Debut album series: Hunting Grounds ‘In Hindsight’

Last year the six members of Hunting Grounds told us all about the first albums they bought revealing a youthful love of Michael Jackson, 5ive, Eminem, Backstreet Boys, Hanson and Smash Mouth. Many years on from those (mostly) unfortunate choices the band has released a debut album In Hindsight that owes far more to Radiohead, Slowdive, Stone Roses, post-punk and dream pop than any boy-band sounds.

Guitarist and vocalist Michael Belsar looked back to tell FL all about how the band that won triple j’s Unearthed back in 2009 as Howl, but changed their name early last year after being repeatedly mistaken for a doom metal band hailing from Rhode Island, developed and recorded their debut.

In the beginning

We started off in High School, as I guess most bands our age do. Daniel [Marie], Tim [Street] and I got asked to play a song at assembly, which was a huge deal for us back then, and I think we covered a Red Hot Chili Peppers song, or maybe even The Clash, I don’t know. Our singer for the song was basically just the first dude who put his hand up and said he’d do it, but we soon realised there was a guy in our year that could actually sing, which was of course Lachlan [Morrish]. Then eventually a year or so later we came across Galen [Strachan] and John [Crawford]. Galen was an amazing keys player in our year, and I met John when we worked at McDonalds together. He walked into orientation with a bass, so I immediately figured out we’d get along. The entire band was formed when we were around 15 I think.

Our sound

This is always the hardest question to answer, especially now that our sound as a band has changed so dramatically. I guess you’d call it post punk or something like that, dream pop has been thrown around which is kind of cool. It’s a very spacious and wide album, powered by a sort of aggressive back bone of drums and bass.

Our heroes

As a live band we’ve always taken influence from the acts we tour with, which happened especially when we started out touring with bands on the same level, you’d always drive each other to be greater live. However in the writing process we were listening to and inspired by a lot of Radiohead, Slowdive, Stone Roses type stuff, there’s a real 80’s/90’s post punk, spacey production element that runs through the album which I guess came from that. Personally my biggest influences were bands like Twin Shadow, Gonjasufi, Jeff Buckley among others.

Our debut album

It was actually a really cruisey process, which I guess surprised all of us. We went into the studio with a basic idea of how we wanted the record to sound, but I guess had a much more open mind to change than we usually would. We recorded the album to the classic, drums then bass then everything template which made the whole process really quick. It was a lot of fun working with our producer Woody as he had such strong ideas of how the record should sound, which we all loved.

The most interesting part of recording the album was re-doing Flaws. The song itself stayed the same, structure wise, however it was originally a sort of boring rock song, which we brought in as b-side. Woody saw something in it so we spent a day changing it from the mediocre track it was into this really tripped out pop song. It ended up becoming the main single from the album.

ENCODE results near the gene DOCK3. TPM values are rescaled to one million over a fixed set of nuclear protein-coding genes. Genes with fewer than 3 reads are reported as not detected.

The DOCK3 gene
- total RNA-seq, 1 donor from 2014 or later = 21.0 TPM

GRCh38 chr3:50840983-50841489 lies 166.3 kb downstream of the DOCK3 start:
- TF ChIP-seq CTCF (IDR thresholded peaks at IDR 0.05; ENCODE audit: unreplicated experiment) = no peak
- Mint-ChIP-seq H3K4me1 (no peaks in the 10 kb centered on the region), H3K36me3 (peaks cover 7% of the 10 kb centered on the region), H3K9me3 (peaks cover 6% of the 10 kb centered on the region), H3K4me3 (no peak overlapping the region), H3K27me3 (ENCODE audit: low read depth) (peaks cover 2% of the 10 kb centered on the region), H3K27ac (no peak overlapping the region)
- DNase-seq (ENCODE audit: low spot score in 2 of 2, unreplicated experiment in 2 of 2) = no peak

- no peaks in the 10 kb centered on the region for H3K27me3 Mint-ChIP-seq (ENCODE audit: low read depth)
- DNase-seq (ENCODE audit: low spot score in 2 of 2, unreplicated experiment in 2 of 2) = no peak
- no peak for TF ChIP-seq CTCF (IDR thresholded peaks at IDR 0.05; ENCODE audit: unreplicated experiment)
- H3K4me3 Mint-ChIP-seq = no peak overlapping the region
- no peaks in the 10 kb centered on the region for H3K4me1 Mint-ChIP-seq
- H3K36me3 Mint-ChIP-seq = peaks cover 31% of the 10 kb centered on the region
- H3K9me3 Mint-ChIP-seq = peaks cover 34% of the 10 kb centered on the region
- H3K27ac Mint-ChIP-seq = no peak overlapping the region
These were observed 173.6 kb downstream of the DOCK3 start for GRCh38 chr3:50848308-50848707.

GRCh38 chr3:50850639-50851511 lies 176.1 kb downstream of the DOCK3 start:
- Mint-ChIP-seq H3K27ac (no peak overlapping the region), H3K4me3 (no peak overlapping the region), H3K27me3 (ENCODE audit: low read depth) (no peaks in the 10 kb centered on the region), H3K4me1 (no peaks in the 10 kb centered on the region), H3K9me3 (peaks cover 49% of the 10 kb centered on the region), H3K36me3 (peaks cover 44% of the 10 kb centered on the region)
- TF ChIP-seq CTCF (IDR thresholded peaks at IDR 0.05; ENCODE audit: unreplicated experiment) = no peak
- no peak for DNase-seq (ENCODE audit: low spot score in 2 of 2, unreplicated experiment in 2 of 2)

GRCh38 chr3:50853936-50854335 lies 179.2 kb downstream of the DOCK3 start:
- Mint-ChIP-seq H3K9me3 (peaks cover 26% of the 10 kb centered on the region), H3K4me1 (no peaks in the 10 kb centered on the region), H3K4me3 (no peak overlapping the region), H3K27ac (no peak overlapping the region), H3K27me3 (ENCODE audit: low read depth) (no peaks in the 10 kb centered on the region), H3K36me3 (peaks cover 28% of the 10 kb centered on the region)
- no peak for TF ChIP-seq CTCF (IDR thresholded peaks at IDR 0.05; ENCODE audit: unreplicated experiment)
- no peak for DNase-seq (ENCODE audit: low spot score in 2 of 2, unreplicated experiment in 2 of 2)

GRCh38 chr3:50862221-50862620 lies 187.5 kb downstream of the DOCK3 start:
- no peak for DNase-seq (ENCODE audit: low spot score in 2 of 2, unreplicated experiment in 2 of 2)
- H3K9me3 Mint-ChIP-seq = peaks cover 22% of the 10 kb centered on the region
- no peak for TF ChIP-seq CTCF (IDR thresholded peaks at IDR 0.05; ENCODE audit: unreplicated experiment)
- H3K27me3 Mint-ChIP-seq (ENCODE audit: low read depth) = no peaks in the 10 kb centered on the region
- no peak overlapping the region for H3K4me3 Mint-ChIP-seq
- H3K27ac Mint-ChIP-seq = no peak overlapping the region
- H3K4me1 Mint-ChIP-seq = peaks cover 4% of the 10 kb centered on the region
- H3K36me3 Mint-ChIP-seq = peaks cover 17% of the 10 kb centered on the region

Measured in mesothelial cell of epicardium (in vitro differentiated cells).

Our favourite track off the album

Probably one of Galen’s songs, maybe Clearly See. It’s such a different method of song writing to how I write so it’s so refreshing to listen to and Lachlan’s voice sounds crazy good on it. Plus I’ve heard it so much less than the songs I wrote on the album so I’m not sick of it yet haha.

Our artwork

Basically the artwork was a concept I’d had for a while where we give a selected few artists a song, the lyrics and three colours and they go away and paint the song. We used five different artists for this, Scott Leonard, Cat Hucker, Callum Noonan, Deon Robertson and Sean Leonard, who are all Ballarat artists we’ve known for a long time. Each page in the booklet is a different artwork, relevant to its song. While writing the album, lyrically I always liked the idea of people creating their own meaning behind a song, and identifying it with their own personal experience and we wanted that idea to reflect the artwork.

Our Producer

Woody [Annison] is essentially the seventh member of Hunting Grounds. We’ve worked with Woody before on an early EP and of course recording the first track from the album last year ( In Colour ) and it just always seemed to work. He’s got such a powerful influence over what he wants from us as a band however he still listens and takes ideas on board, plus we’re all really good friends so that made it easier. Being able to argue with someone is an important part of recording an album, if you’re too scared to, you’re basically fucked, but at the same time you have to be open to change. He just seemed to have the right ideas from the beginning.

Favourite debut album (by another band)

Probably Grace by Jeff Buckley or Lovers by Sleepy Jackson. Grace is definitely an album I’ve grown up in love with, I come back to it every couple of years and it continues to feel new. It’s gotten to a point where it’s become such an important part of my life, every lyric feels like it was written about my own experiences cause I guess I’ve somehow put the two together in my head. On the other hand Lovers was an album I was introduced to at the start of High School and was sort of a big turning point into the music I listen to today, it was like finding gold.

The one artist in the whole world you would secretly like to dig In Hindsight?

Thom Yorke.

In Hindsight is out now.